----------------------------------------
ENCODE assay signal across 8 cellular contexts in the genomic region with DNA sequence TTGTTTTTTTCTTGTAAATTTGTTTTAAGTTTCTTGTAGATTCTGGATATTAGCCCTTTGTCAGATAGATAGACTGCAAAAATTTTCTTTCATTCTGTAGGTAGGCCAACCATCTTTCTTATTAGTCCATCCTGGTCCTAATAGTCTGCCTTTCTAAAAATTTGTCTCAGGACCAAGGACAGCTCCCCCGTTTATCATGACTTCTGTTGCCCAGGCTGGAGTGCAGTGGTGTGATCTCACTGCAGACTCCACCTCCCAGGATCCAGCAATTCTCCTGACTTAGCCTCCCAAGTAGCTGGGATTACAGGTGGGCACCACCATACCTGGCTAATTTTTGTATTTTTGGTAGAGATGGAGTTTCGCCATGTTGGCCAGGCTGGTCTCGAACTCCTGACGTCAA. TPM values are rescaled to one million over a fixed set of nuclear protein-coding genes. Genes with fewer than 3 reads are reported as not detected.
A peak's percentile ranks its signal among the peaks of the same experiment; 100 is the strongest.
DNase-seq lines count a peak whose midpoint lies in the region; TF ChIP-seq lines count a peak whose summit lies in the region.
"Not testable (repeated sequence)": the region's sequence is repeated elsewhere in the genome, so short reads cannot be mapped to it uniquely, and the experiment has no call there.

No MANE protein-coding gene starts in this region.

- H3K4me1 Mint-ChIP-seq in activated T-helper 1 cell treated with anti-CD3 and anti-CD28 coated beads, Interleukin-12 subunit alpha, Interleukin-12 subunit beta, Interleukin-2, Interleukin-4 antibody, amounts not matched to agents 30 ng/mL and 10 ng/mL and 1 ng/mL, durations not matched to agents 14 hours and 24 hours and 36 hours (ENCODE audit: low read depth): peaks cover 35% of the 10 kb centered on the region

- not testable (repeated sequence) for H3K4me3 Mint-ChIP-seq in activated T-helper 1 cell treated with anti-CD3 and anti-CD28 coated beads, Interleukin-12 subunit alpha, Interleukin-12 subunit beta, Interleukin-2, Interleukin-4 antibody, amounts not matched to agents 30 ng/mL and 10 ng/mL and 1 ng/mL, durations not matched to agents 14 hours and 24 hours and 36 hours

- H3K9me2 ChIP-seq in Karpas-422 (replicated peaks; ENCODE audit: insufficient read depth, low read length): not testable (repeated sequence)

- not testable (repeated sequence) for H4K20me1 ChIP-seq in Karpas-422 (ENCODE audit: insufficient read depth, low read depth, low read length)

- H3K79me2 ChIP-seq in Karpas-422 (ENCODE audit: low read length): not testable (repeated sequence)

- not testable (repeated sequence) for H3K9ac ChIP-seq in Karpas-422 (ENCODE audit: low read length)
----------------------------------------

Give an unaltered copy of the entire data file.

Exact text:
ENCODE assay signal across 8 cellular contexts in the genomic region with DNA sequence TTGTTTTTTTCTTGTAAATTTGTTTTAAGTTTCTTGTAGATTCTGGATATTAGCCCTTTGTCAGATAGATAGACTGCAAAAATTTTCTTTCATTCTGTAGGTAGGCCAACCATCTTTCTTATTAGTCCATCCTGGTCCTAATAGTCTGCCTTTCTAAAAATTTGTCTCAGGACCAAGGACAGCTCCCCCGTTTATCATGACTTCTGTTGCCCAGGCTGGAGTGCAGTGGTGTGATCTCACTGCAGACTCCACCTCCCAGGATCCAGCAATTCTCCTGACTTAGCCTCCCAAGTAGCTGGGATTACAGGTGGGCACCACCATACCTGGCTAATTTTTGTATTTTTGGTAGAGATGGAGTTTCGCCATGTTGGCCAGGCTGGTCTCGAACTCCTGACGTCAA. TPM values are rescaled to one million over a fixed set of nuclear protein-coding genes. Genes with fewer than 3 reads are reported as not detected.
A peak's percentile ranks its signal among the peaks of the same experiment; 100 is the strongest.
DNase-seq lines count a peak whose midpoint lies in the region; TF ChIP-seq lines count a peak whose summit lies in the region.
"Not testable (repeated sequence)": the region's sequence is repeated elsewhere in the genome, so short reads cannot be mapped to it uniquely, and the experiment has no call there.

No MANE protein-coding gene starts in this region.

- H3K4me1 Mint-ChIP-seq in activated T-helper 1 cell treated with anti-CD3 and anti-CD28 coated beads, Interleukin-12 subunit alpha, Interleukin-12 subunit beta, Interleukin-2, Interleukin-4 antibody, amounts not matched to agents 30 ng/mL and 10 ng/mL and 1 ng/mL, durations not matched to agents 14 hours and 24 hours and 36 hours (ENCODE audit: low read depth): peaks cover 35% of the 10 kb centered on the region

- not testable (repeated sequence) for H3K4me3 Mint-ChIP-seq in activated T-helper 1 cell treated with anti-CD3 and anti-CD28 coated beads, Interleukin-12 subunit alpha, Interleukin-12 subunit beta, Interleukin-2, Interleukin-4 antibody, amounts not matched to agents 30 ng/mL and 10 ng/mL and 1 ng/mL, durations not matched to agents 14 hours and 24 hours and 36 hours

- H3K9me2 ChIP-seq in Karpas-422 (replicated peaks; ENCODE audit: insufficient read depth, low read length): not testable (repeated sequence)

- not testable (repeated sequence) for H4K20me1 ChIP-seq in Karpas-422 (ENCODE audit: insufficient read depth, low read depth, low read length)

- H3K79me2 ChIP-seq in Karpas-422 (ENCODE audit: low read length): not testable (repeated sequence)

- not testable (repeated sequence) for H3K9ac ChIP-seq in Karpas-422 (ENCODE audit: low read length)